Life without Anorexia

My motto is
'Dont let the sadness of your past & the fear of your future ruin the happiness of your present'

My life at the moment is completely different to how it once was. I spent 5 years sick with anorexia nervosia and depression as well as struggling with self harm and overexercising. I spent 2 years in different treatment centres.
And since 2012 i have been declared healthy from my eating disorder.

I have been blogging for 7 years, and my whole journey is written in my posts. I now represent healthy and happiness. I want to show anyone struggling that it is possible to recover, no matter how hard it may seem.

I now blog about recovery, my life, veganism and positivity!

If you have any questions leave them in the comment section as i am much quicker at answering there, otherwise you can always send an email:


Friday, November 25, 2016

Mentioning your mental illness/history of mental illness when applying for work

On application forms for employment it sometimes mentions medical history. My question is do you write that you have had/got an ED? Is it best to be completely honest or is it wise to withhold this information?
Have you ever been in this situation regarding application forms for various things that require a medical history?

I think it depends on what the former is for. If it's for a job it's not necessary unless it will interfere with your work  (but even then you don't always need to mention it, that's a personal choice.) but for example if you go to therapy 2 times a week and certain hours you can't work then maybe you want to mention that. but if it's nothing that will affect your work then it doesn't have to be mentioned. I remember when I signed up for my first gym card and I had to write my medical history and I wrote that I had had an eating disorder but in all honesty they didn't care. The medical history is mostly if the illness can cause a problem or be a reason as to why you can't do something for example if you've have back problems maybe you can't lift heavy for a job and then you get assigned to something else.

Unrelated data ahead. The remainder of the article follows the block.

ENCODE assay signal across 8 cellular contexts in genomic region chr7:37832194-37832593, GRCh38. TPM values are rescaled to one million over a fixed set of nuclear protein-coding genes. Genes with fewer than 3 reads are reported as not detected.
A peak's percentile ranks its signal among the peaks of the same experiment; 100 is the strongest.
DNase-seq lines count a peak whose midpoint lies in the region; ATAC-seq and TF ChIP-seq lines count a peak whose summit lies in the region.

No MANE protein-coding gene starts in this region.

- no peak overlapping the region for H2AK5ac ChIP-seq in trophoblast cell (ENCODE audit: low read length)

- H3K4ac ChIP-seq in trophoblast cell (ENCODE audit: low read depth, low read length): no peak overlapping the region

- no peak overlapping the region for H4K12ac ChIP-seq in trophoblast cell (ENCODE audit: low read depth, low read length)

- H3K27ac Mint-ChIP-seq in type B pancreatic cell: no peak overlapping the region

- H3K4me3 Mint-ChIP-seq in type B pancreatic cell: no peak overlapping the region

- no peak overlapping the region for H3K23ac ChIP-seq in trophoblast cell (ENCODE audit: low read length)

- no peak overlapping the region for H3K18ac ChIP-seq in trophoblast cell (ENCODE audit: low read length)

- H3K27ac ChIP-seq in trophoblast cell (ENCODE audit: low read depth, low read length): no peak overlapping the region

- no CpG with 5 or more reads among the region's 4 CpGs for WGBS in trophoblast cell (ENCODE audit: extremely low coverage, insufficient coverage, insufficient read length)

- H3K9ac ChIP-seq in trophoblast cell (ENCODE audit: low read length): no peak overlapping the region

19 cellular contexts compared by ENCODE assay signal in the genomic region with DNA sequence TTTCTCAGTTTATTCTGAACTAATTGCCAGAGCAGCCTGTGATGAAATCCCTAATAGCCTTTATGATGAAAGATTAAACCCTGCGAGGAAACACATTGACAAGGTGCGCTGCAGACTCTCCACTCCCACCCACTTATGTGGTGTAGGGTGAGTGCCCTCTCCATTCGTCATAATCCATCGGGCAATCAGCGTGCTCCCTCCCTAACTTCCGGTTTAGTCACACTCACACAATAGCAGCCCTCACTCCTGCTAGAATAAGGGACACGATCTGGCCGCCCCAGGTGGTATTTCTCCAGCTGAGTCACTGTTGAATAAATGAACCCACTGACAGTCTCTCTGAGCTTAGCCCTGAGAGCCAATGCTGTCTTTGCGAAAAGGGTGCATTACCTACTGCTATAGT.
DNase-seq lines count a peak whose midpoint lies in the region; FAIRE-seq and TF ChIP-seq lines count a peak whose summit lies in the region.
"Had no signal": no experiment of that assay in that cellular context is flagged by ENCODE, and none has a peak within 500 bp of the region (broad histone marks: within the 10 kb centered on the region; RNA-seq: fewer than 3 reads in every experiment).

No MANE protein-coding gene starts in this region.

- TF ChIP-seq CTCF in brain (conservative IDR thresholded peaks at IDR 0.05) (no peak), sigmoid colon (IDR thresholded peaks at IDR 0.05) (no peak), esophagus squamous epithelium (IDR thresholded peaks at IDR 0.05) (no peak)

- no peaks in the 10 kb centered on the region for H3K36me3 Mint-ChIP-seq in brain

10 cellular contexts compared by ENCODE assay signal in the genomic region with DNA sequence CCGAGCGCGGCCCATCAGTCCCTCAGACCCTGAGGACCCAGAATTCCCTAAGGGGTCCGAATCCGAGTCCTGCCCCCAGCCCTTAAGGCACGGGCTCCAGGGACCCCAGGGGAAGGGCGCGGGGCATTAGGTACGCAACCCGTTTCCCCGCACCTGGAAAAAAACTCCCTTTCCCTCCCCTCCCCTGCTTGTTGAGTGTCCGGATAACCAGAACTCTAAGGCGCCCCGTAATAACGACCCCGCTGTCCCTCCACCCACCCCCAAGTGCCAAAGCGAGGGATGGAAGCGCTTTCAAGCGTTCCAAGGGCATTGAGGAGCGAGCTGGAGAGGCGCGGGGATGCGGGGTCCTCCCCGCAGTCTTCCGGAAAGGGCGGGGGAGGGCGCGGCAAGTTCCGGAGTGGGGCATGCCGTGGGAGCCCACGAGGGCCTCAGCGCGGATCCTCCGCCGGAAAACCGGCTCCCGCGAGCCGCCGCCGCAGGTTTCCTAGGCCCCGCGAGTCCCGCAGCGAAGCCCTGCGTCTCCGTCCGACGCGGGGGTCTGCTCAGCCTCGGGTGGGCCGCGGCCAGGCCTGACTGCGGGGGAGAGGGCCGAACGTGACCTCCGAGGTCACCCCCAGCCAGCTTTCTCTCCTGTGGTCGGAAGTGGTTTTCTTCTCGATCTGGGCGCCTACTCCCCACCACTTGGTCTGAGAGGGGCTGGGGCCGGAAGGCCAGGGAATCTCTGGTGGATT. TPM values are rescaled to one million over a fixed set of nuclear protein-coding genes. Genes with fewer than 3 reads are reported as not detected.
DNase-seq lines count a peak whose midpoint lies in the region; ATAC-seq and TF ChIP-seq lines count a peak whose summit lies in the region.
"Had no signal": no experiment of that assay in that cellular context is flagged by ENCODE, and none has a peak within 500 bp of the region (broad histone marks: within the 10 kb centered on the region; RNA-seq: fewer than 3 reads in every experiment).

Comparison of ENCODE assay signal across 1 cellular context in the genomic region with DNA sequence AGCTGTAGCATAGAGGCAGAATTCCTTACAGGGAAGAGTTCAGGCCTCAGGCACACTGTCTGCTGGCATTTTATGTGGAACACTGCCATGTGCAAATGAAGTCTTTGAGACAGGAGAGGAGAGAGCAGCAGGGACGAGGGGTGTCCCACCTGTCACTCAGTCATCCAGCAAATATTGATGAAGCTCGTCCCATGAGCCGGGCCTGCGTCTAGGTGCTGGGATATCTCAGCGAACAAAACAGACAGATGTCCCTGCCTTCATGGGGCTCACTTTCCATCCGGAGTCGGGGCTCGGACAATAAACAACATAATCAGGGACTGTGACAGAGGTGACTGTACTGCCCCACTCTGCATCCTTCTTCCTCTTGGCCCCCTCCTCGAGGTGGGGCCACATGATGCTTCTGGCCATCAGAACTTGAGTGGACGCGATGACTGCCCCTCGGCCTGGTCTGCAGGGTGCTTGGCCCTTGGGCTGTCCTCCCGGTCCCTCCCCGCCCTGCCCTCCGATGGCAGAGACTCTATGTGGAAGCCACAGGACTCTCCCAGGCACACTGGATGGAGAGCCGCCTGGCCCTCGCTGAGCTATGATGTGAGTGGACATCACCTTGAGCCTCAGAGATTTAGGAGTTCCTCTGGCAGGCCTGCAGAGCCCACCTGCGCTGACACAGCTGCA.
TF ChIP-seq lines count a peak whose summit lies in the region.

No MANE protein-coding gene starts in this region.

Maybe someone else has some better advice to share or their experience. I think some can find that unfortunately - mentioning that you have or have had a mental illness can hinder you from certain jobs or things in life and it's best to leave it out unless it will infact impact your work abilities.  For example I'm sure if I had said that I was depressed when I applied for my job in summer I wouldn't have gotten the job because usually people with depression might not show up or there is the stereotypical picture that people with depression just lie in bed and do nothing and don't show up.  Whereas I did the exact opposite and worked an extreme amount which was in fact actually due to my depression and wanting to just work to fill time and not deal with stress or feelings.

Comment below if you have any experience or other advice or tips! I do personally think that if you do get a job and you are currently struggling with some forms of mental illness, then in the long term you can mention it if you feel that it will help the manager to get a better picture of you or understand you better. I have had some people email me and tell me that work was better once they had told the manager/person in charge and there was a better understanding. but I don't think it has to be mentioned in the interviews anyway!